Listen ~ 9 minutes
Four years ago, at the beginning of November, it was clear that Paul was entering a different stage. He was in a lot of pain and it was during that time when we were trying to keep his pain managed that he went into palliative care. Initially we thought just for a short time, maybe the weekend or a little bit more than that, but then he would be coming home. And of course he never did come home. He did move from palliative care. He went from there to hospice.
So four years ago our world became much smaller and much more focused. It was held within a small room where people would come and visit, while we watched Paul's final journey take its course.
And somehow this morning it occurred to me that I broke my foot on the anniversary of that happening. And already in this time of drawing in and focussing, with the global pandemic, suddenly I had to draw in even further, and once again become much more present to this one place, to these particular four walls and to the one person who lives within them, besides myself, which is Paul's father, Bill.
In the same way that when we were in hospice I relied on people to bring things, to bring food, to bring connection. And we reached out to let people know, to stay in touch. We had a project we were working on which helped focus our attention as well. And now, once again, I'm reliving having to ask for help. Ask people to bring food. Having someone else do the laundry and some of the housework. In the same way that four years ago my parents would pick up my laundry from the hospice and bring food.
It was a time of focus. And it was a blessed time of focus. It really was. It was a time where we put our attention on Paul, on his music, his legacy .... And his comfort. And accompanied him, as much as you can accompany someone.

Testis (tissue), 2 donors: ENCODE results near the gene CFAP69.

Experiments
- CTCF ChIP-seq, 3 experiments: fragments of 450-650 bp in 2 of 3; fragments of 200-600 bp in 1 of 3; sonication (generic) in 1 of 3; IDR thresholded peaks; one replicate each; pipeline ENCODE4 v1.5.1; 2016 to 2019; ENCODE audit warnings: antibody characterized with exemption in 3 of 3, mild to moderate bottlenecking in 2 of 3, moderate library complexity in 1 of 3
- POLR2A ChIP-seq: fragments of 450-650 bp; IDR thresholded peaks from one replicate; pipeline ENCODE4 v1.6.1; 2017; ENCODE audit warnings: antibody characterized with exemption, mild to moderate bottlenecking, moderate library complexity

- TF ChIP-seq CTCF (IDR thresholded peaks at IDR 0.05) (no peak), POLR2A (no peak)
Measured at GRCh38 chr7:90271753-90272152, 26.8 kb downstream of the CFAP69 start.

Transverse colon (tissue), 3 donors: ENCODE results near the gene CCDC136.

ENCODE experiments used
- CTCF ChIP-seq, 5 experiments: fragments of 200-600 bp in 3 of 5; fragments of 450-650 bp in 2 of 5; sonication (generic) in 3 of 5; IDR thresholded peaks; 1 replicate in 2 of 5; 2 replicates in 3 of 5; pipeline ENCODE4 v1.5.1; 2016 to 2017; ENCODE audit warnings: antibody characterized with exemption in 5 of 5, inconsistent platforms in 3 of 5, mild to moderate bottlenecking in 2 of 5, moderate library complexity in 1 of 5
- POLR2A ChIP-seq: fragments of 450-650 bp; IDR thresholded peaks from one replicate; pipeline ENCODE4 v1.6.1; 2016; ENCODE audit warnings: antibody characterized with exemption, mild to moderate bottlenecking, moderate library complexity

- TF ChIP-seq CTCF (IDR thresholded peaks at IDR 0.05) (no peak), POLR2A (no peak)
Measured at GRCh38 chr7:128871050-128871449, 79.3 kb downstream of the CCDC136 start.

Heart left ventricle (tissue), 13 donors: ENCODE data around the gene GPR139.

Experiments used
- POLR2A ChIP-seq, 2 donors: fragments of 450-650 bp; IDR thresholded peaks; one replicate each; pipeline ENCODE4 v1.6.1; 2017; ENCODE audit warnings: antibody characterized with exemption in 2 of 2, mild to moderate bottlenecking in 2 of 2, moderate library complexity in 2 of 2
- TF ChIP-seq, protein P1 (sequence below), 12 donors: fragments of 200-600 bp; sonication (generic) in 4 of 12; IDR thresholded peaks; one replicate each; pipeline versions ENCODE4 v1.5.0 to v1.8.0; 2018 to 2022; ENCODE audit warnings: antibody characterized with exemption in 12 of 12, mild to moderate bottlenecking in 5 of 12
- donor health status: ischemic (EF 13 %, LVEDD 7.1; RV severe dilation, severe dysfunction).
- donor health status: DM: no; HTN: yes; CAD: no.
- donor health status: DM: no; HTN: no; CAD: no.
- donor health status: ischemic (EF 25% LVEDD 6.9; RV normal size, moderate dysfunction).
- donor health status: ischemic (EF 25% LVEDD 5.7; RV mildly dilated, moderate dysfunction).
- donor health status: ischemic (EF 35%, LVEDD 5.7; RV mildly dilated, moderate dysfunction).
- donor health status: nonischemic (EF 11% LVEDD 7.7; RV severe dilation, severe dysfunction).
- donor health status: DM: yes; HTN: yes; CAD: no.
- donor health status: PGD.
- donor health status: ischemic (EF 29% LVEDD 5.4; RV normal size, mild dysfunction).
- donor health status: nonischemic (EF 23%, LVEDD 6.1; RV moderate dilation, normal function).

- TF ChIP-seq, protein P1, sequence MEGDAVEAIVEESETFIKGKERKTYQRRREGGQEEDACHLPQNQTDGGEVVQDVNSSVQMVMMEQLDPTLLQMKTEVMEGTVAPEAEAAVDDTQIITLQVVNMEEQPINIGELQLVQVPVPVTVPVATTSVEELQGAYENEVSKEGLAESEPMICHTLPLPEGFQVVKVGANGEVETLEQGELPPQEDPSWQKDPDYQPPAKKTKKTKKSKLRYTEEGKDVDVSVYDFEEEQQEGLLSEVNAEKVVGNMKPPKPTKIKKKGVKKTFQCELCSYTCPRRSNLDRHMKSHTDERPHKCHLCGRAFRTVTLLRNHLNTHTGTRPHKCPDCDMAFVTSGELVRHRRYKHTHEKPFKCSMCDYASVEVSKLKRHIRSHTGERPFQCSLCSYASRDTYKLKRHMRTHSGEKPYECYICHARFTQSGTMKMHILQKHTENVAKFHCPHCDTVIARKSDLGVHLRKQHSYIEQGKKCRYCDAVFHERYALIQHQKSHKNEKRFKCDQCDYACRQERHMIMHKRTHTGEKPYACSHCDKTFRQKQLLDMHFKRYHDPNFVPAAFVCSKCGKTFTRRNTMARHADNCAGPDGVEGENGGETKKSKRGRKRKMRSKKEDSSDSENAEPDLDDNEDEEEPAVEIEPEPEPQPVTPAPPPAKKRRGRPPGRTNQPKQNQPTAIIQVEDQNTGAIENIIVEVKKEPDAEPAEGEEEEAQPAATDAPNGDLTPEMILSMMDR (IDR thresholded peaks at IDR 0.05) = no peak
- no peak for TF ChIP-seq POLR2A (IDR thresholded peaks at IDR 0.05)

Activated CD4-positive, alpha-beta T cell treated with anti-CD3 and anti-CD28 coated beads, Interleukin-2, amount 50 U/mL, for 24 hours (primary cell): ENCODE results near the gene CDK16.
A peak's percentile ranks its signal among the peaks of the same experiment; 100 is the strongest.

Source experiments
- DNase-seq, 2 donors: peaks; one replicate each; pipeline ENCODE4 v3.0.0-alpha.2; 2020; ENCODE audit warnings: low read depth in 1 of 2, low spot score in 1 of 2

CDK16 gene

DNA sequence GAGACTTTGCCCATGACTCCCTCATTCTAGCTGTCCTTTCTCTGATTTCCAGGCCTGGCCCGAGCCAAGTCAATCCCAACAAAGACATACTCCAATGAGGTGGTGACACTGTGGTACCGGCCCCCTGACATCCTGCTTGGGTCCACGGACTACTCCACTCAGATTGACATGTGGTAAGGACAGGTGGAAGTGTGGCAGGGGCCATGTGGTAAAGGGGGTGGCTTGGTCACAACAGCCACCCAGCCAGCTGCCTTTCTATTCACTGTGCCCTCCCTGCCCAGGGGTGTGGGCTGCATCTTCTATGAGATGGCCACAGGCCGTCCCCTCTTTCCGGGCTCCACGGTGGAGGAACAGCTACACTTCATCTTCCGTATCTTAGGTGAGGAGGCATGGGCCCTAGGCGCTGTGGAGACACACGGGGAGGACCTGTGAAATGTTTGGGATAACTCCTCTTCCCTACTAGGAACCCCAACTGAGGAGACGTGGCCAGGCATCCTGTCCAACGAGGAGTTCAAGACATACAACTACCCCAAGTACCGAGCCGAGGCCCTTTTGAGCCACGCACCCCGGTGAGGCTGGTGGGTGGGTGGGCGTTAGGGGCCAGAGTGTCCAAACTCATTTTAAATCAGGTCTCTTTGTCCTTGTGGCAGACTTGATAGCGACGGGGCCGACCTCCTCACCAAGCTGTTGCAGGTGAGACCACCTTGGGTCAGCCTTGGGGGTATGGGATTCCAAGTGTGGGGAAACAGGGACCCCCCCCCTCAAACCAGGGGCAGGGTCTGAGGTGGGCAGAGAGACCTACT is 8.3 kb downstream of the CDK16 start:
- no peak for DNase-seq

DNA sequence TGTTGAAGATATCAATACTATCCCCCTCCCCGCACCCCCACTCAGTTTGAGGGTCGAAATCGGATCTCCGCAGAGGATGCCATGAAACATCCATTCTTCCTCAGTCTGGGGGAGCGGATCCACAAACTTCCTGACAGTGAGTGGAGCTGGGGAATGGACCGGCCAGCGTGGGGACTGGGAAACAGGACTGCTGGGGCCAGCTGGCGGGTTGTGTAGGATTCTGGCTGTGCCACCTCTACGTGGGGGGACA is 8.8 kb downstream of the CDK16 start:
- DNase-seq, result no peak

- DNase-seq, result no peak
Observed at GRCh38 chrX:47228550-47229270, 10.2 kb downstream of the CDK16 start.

Christmas will be ....
And again there's a parallel to this moment. I can accompany Bill so far in his journey in dementia but you can walk along with someone, to some degree, but you can never experience exactly what they're experiencing. Particularly when they're on these kinds of journeys, because in many ways they've shifted to a different realm that we can't shift to at this point. They’re enough in the world that we can continue to see them and to interact and to walk beside, but their path is actually on a slightly different realm. And this time of having a broken foot, really in some ways puts me back in that moment, encourages me to focus in to this place. When I was starting to reach beyond him a little bit, to recognize that Bill needs more focussed support, more consistently. I cock my ears differently now, listening, as I used to do with Paul to just have at least a pulse on his breathing.
Christmas 2016 was surely a different Christmas. And lots of people are talking about how this Christmas is so different and the loss and lament about what it often is, and isn't. And for me it's, it's just a Christmas that of course is different but I've walked through a different Christmas before. And there was a lot a loss in that Christmas. But there was also connection. I remember, you know, just taking the step of asking my niece if she would bring turkey from the dinner that she was going to be having with her then boyfriend's family. And they gladly shared a turkey dinner with us. What a Blessing. And Finn and I ate that dinner sitting beside Paul. We were watching The Princess Bride. Paul was mostly snoozing and of course he couldn't eat.
But it is a memory that I hold on to. Not the happiest memory, perhaps, but certainly a cherished one. Because we were together and really that's what mattered in that moment. And this Christmas we will be together with Finn. He’s going to come and be here with us, with Bill and I. And the three of us will share our turkey dinner. And my parents will come and pick up some dinner and take it home to eat at their house. And Christmas will be ....
So this convergence of pandemic and broken foot has brought me to this moment, a moment of drawing even further in to the beauty of what is right in front of me. The things that matter. The love that still exists. The ways we reach out to each other. And a call to see the Blessing that is. The Blessing that truly and surely is .... ....
Clock ornament image by Finn Leahy.
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musings of someone spiritual and oddly religious
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